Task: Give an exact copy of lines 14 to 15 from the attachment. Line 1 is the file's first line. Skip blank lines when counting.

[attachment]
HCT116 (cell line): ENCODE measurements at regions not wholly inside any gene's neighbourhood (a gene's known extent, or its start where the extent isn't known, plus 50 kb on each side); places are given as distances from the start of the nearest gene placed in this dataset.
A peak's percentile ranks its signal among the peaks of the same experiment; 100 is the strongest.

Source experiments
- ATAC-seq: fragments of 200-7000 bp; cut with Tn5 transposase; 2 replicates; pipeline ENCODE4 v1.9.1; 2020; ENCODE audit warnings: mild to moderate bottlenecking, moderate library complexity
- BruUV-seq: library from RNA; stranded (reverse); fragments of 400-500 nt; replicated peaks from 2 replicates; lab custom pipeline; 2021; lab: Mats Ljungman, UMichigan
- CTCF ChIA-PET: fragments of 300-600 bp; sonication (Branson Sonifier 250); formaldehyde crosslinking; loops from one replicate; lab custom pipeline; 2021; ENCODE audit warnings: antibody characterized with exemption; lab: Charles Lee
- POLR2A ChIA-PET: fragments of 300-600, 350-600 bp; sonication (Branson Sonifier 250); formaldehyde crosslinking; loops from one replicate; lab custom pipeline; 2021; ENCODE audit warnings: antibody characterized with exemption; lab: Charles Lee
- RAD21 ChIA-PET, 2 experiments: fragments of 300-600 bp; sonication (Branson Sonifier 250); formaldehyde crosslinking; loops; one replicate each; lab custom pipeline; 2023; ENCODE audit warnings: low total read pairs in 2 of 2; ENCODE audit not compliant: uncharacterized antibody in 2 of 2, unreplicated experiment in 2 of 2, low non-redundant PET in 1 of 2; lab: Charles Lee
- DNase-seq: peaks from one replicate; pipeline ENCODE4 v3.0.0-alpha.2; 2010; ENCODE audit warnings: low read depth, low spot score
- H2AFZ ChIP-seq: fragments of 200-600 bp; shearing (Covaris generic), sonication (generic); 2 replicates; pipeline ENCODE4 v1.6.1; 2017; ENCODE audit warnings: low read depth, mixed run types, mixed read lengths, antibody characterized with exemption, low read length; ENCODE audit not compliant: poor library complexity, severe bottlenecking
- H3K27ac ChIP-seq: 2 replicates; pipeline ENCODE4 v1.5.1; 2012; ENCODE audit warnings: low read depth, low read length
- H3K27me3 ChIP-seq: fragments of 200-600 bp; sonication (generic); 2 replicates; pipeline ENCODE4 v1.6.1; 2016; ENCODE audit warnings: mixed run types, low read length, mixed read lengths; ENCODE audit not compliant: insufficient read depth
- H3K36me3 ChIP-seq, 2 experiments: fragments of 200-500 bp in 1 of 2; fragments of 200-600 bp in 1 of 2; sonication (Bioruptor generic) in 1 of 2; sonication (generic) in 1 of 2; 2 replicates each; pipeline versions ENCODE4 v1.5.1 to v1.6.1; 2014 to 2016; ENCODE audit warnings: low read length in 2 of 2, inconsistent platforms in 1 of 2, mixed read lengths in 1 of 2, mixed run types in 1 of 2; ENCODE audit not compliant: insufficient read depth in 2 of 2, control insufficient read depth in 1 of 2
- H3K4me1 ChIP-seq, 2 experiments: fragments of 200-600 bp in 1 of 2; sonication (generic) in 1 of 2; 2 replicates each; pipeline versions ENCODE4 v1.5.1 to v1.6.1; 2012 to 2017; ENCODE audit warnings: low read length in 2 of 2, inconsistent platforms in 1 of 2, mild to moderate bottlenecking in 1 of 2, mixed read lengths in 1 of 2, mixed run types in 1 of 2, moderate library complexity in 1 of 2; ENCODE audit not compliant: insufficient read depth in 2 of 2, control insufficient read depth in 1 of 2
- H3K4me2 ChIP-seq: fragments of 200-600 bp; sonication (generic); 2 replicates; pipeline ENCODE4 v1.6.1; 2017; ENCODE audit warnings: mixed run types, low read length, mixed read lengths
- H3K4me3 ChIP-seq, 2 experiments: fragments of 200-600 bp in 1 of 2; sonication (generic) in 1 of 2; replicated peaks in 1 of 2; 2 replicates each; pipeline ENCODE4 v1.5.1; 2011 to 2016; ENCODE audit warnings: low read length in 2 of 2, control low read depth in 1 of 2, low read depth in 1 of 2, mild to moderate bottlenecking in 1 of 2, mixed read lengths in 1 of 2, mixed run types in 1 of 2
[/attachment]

- H3K4me1 ChIP-seq, 2 experiments: fragments of 200-600 bp in 1 of 2; sonication (generic) in 1 of 2; 2 replicates each; pipeline versions ENCODE4 v1.5.1 to v1.6.1; 2012 to 2017; ENCODE audit warnings: low read length in 2 of 2, inconsistent platforms in 1 of 2, mild to moderate bottlenecking in 1 of 2, mixed read lengths in 1 of 2, mixed run types in 1 of 2, moderate library complexity in 1 of 2; ENCODE audit not compliant: insufficient read depth in 2 of 2, control insufficient read depth in 1 of 2
- H3K4me2 ChIP-seq: fragments of 200-600 bp; sonication (generic); 2 replicates; pipeline ENCODE4 v1.6.1; 2017; ENCODE audit warnings: mixed run types, low read length, mixed read lengths